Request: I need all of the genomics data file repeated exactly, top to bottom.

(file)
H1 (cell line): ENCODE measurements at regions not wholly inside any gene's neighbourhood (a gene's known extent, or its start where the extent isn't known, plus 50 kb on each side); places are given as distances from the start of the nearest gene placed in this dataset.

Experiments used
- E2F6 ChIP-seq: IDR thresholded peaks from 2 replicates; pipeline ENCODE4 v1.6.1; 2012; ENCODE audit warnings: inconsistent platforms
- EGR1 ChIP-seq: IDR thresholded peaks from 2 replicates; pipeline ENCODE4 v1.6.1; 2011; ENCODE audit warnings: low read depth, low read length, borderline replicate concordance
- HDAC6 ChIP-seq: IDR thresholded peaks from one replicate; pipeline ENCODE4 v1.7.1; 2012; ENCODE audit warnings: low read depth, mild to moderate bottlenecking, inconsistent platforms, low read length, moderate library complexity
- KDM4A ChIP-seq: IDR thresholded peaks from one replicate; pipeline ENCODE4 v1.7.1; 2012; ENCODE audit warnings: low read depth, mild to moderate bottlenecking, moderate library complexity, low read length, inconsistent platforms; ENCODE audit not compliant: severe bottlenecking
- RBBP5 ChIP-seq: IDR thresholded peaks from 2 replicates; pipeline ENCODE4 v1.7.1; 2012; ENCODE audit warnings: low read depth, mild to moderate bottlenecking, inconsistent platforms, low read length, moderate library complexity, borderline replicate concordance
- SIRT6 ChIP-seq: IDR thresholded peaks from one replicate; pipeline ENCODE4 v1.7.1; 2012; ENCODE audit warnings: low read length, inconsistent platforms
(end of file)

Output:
H1 (cell line): ENCODE measurements at regions not wholly inside any gene's neighbourhood (a gene's known extent, or its start where the extent isn't known, plus 50 kb on each side); places are given as distances from the start of the nearest gene placed in this dataset.

Experiments used
- E2F6 ChIP-seq: IDR thresholded peaks from 2 replicates; pipeline ENCODE4 v1.6.1; 2012; ENCODE audit warnings: inconsistent platforms
- EGR1 ChIP-seq: IDR thresholded peaks from 2 replicates; pipeline ENCODE4 v1.6.1; 2011; ENCODE audit warnings: low read depth, low read length, borderline replicate concordance
- HDAC6 ChIP-seq: IDR thresholded peaks from one replicate; pipeline ENCODE4 v1.7.1; 2012; ENCODE audit warnings: low read depth, mild to moderate bottlenecking, inconsistent platforms, low read length, moderate library complexity
- KDM4A ChIP-seq: IDR thresholded peaks from one replicate; pipeline ENCODE4 v1.7.1; 2012; ENCODE audit warnings: low read depth, mild to moderate bottlenecking, moderate library complexity, low read length, inconsistent platforms; ENCODE audit not compliant: severe bottlenecking
- RBBP5 ChIP-seq: IDR thresholded peaks from 2 replicates; pipeline ENCODE4 v1.7.1; 2012; ENCODE audit warnings: low read depth, mild to moderate bottlenecking, inconsistent platforms, low read length, moderate library complexity, borderline replicate concordance
- SIRT6 ChIP-seq: IDR thresholded peaks from one replicate; pipeline ENCODE4 v1.7.1; 2012; ENCODE audit warnings: low read length, inconsistent platforms